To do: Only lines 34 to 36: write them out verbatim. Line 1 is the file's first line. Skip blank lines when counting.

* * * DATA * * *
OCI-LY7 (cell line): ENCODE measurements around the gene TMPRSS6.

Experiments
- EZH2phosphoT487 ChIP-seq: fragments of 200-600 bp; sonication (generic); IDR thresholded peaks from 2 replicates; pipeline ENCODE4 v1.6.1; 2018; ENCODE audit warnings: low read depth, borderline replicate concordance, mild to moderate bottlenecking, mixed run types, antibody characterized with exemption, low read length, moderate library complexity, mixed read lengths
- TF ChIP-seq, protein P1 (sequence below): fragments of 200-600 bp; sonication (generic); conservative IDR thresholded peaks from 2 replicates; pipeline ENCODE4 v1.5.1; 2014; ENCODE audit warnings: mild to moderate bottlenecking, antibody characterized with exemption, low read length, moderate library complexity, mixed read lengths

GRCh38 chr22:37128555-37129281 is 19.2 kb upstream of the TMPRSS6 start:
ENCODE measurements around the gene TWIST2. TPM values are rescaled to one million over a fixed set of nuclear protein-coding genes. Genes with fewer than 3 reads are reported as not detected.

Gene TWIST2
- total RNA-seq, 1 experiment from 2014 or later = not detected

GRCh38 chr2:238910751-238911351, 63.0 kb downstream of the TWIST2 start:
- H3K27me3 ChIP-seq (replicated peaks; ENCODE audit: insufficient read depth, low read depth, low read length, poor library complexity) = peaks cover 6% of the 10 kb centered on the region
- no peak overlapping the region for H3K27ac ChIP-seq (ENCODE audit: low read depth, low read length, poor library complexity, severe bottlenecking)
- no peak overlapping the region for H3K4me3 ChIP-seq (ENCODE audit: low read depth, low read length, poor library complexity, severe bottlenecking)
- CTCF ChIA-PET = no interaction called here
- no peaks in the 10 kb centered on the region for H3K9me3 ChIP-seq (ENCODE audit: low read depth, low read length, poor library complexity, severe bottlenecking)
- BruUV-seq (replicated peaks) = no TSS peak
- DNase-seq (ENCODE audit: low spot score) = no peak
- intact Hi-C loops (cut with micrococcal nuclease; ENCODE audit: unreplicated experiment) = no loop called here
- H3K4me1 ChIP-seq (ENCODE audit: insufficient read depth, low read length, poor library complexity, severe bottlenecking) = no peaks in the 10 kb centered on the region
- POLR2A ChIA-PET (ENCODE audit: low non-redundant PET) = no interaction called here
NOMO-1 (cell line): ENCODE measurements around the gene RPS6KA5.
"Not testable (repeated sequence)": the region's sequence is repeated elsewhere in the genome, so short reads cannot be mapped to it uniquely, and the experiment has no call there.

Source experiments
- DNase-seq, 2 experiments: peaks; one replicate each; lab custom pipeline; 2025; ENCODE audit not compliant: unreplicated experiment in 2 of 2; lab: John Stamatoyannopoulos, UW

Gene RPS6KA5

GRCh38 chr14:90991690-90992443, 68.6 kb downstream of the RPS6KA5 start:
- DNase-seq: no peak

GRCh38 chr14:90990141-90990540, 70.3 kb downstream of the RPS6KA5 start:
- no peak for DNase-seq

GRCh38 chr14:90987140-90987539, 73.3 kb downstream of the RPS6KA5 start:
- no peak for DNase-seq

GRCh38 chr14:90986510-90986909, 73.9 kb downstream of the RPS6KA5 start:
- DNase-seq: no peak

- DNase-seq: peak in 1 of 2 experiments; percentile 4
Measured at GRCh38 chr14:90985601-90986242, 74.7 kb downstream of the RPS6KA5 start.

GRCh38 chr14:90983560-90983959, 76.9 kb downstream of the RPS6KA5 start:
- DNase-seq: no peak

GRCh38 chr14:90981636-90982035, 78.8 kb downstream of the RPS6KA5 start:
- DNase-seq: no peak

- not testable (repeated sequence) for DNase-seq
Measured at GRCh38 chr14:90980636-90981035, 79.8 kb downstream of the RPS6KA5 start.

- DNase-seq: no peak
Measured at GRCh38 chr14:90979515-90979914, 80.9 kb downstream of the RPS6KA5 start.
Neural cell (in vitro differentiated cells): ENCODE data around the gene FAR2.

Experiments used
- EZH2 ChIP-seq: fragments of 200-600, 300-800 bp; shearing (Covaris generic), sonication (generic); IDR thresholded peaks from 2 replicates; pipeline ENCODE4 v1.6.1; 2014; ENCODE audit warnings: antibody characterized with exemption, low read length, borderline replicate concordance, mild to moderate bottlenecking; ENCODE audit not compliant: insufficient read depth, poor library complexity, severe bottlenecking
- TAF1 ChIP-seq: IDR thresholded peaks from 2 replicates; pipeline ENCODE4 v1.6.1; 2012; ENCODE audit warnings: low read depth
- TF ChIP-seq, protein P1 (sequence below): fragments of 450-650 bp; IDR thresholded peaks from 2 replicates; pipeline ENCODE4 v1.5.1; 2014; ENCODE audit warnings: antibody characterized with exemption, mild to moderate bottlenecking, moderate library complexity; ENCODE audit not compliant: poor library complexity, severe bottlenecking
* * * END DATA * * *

Measured at GRCh38 chr14:90985601-90986242, 74.7 kb downstream of the RPS6KA5 start.

GRCh38 chr14:90983560-90983959, 76.9 kb downstream of the RPS6KA5 start:
- DNase-seq: no peak